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Old Dec 31, 2013, 8:53 AM   #11
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I believe the K 5 has lens adjustments so you may want to play around with that and see if it will help focus. Could be there is something just a bit off. As for the pictures themselves I can't really add much to what has been said above other than I think what you posted shows some promise. I struggle with composition as well but the advice to go closer is something to really take to heart. Unless your doing landscape work the less is more approach will get you a better result. Objects like a boat etc usually just aren't that interesting but the details can be. Had you focused on just the cleats with the rope on them it would be a much better shot and would grab attention. I really like the idea in #3 but here again i think a longer focal length would have tightened things up and emphasized the vanishing point idea. Not sure what was nehind you when you shot it but one taken from the other end may also have been more interesting as the city scene detracts from the overall pic in my opinion. To sum up, when it comes to composition go closer and try many different angles of the same shot. The pics are free but the knowledge gained by doing so is invaluable.

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Old Dec 31, 2013, 4:13 PM   #12
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Myngal , Jellow1966,sumx4182
I'm not sure what you mean about resizing I just chose 1027 pixels as that was the max I could use to post.

I use to shoot without filters on any lens but someone talked me into putting filters on and strongly suggested Tiffen, He shoots Olympus Micro four thirds.

I have other lenses to try. I seem to always have the problem with not so sharp pictures. I assume it is me. I had the same problem with K-x.

Pic #3 if I tried from the other end of the walk I would be looking at a Hotel. Would not of made much differance. Some time I'm focused on what I am about to shoot that I don't see all the distractions in the scene.
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Old Dec 31, 2013, 4:46 PM   #13
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What would you suggest as a test setup to see if I can improve a shot. Being that it is winter and it gets dark by 5:00. Natural light shots are a bit out of the question. I can setup a tripod and try different lenses. But I need a subject that will not move and something with Texture to show detail and sharpness. Wouldn't I?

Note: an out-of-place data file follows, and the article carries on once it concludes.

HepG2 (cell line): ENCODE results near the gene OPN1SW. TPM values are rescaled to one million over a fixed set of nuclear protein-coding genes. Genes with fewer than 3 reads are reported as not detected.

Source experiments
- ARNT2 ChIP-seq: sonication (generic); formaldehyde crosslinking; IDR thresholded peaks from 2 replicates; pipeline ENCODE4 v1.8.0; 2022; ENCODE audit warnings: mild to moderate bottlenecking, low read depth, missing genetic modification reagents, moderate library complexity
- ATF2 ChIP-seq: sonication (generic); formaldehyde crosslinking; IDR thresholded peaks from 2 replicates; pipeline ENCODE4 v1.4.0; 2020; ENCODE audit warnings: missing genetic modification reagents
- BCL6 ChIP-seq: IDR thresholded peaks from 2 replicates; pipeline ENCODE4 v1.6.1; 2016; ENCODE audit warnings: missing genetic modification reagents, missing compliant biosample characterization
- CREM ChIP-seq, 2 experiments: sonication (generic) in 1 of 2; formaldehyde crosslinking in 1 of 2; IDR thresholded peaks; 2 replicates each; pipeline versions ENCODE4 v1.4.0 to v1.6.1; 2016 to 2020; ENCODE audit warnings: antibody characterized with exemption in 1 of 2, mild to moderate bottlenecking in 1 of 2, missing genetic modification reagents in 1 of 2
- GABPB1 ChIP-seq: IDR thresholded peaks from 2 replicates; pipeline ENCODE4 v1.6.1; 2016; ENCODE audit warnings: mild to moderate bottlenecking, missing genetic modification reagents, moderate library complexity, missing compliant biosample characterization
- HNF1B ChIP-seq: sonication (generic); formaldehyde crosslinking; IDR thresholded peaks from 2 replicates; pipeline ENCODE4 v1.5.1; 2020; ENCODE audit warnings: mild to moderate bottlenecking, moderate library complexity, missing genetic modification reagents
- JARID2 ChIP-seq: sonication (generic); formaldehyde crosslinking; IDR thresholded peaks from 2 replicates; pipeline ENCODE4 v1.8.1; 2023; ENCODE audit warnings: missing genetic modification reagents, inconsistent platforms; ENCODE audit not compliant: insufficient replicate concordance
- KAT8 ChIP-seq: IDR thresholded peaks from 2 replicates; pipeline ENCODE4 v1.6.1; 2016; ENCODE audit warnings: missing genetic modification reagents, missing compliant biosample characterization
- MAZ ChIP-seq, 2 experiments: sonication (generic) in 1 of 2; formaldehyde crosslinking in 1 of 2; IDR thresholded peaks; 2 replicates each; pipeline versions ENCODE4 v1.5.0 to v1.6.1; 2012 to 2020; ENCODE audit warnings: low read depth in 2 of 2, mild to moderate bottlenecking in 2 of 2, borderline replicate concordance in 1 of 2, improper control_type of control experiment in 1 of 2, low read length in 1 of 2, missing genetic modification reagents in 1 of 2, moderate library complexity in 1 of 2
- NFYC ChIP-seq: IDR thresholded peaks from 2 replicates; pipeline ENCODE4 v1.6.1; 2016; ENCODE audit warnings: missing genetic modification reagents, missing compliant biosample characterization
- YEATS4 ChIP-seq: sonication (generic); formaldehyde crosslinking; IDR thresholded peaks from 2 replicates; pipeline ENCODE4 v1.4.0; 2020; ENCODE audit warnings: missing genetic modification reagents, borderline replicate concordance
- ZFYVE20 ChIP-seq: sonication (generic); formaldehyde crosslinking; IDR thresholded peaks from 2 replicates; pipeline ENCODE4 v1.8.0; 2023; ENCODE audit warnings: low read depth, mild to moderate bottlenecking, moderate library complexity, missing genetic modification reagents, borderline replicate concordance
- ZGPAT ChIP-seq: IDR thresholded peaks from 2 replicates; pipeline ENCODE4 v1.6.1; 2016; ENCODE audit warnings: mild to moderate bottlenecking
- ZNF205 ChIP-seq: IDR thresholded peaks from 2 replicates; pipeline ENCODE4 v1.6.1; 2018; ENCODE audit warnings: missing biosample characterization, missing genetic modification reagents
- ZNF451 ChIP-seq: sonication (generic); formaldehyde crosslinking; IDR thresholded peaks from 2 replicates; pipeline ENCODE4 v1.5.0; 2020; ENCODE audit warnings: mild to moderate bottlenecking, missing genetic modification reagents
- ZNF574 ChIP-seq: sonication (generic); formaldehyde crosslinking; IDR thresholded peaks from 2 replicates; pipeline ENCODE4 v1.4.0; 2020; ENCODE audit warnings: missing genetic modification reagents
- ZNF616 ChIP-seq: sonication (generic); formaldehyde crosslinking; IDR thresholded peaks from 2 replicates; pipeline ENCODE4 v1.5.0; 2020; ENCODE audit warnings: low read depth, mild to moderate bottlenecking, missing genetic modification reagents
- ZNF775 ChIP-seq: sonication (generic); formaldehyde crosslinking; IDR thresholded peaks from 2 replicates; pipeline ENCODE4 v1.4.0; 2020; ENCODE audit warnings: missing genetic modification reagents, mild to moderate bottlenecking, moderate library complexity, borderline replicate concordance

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Old Dec 31, 2013, 8:28 PM   #14
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When you resize a picture, the program is throwing some information away. Since you use PSE, you have a choice in the way the program handles the conversion. When you go to the resize dialog, look and see if the program says "bicubic" or "bicubic sharper" or "bicubic smoother." I always use bicubic sharper when I resize smaller.

But even so, the program will introduce a bit of softness usually. I prefer to use Topaz Labs Detail plugin for a bit of final sharpening after I resize, but you can do something similar with unsharp mask in PSE. You have to be careful with the USM settings, it's easy to take them too far and get halos.

As far as a setup for testing, I've used a full bookcase or the classifieds taped to a wall (small print, good for looking for decentering, but I don't think that's your problem, the samples posted are consistent side to side). I'm seriously thinking of getting one of those fancy lens testing things, the ones with a target you shoot at that's on one plane and then there's a ruler fixed to the proper angle beside it so you can tell if the lens is focusing properly. I've shot lots of focus charts and no matter how careful I am, I get inconsistent results. While your camera MAY have a focus issue, I'm not convinced yet from what you've posted.